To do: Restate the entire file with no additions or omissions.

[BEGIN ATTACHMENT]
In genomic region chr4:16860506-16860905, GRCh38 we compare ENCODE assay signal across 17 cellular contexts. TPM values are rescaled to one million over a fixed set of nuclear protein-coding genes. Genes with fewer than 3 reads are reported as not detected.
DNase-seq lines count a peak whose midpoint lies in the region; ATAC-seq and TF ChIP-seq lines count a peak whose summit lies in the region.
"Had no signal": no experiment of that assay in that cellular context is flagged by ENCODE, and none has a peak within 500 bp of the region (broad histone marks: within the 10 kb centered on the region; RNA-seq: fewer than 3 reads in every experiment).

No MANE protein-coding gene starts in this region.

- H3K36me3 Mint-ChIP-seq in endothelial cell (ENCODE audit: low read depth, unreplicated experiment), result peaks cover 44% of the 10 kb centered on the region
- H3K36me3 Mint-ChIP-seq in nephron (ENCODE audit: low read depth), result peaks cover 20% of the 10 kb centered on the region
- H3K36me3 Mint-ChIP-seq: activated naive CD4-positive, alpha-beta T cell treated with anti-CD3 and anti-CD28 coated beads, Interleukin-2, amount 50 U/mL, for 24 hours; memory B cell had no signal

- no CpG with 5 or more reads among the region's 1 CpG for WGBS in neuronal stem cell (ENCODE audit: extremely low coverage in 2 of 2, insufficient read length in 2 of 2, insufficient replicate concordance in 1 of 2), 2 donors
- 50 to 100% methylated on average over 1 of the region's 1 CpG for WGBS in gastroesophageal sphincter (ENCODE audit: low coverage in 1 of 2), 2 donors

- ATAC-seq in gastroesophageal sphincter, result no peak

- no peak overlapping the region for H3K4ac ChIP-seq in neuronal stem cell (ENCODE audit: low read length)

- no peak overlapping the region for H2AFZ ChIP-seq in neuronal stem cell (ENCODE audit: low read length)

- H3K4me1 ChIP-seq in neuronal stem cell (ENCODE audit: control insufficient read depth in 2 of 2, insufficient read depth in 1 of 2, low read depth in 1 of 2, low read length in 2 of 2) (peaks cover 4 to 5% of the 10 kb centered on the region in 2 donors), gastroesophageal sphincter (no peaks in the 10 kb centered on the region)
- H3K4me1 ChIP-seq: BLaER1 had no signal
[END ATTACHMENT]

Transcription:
In genomic region chr4:16860506-16860905, GRCh38 we compare ENCODE assay signal across 17 cellular contexts. TPM values are rescaled to one million over a fixed set of nuclear protein-coding genes. Genes with fewer than 3 reads are reported as not detected.
DNase-seq lines count a peak whose midpoint lies in the region; ATAC-seq and TF ChIP-seq lines count a peak whose summit lies in the region.
"Had no signal": no experiment of that assay in that cellular context is flagged by ENCODE, and none has a peak within 500 bp of the region (broad histone marks: within the 10 kb centered on the region; RNA-seq: fewer than 3 reads in every experiment).

No MANE protein-coding gene starts in this region.

- H3K36me3 Mint-ChIP-seq in endothelial cell (ENCODE audit: low read depth, unreplicated experiment), result peaks cover 44% of the 10 kb centered on the region
- H3K36me3 Mint-ChIP-seq in nephron (ENCODE audit: low read depth), result peaks cover 20% of the 10 kb centered on the region
- H3K36me3 Mint-ChIP-seq: activated naive CD4-positive, alpha-beta T cell treated with anti-CD3 and anti-CD28 coated beads, Interleukin-2, amount 50 U/mL, for 24 hours; memory B cell had no signal

- no CpG with 5 or more reads among the region's 1 CpG for WGBS in neuronal stem cell (ENCODE audit: extremely low coverage in 2 of 2, insufficient read length in 2 of 2, insufficient replicate concordance in 1 of 2), 2 donors
- 50 to 100% methylated on average over 1 of the region's 1 CpG for WGBS in gastroesophageal sphincter (ENCODE audit: low coverage in 1 of 2), 2 donors

- ATAC-seq in gastroesophageal sphincter, result no peak

- no peak overlapping the region for H3K4ac ChIP-seq in neuronal stem cell (ENCODE audit: low read length)

- no peak overlapping the region for H2AFZ ChIP-seq in neuronal stem cell (ENCODE audit: low read length)

- H3K4me1 ChIP-seq in neuronal stem cell (ENCODE audit: control insufficient read depth in 2 of 2, insufficient read depth in 1 of 2, low read depth in 1 of 2, low read length in 2 of 2) (peaks cover 4 to 5% of the 10 kb centered on the region in 2 donors), gastroesophageal sphincter (no peaks in the 10 kb centered on the region)
- H3K4me1 ChIP-seq: BLaER1 had no signal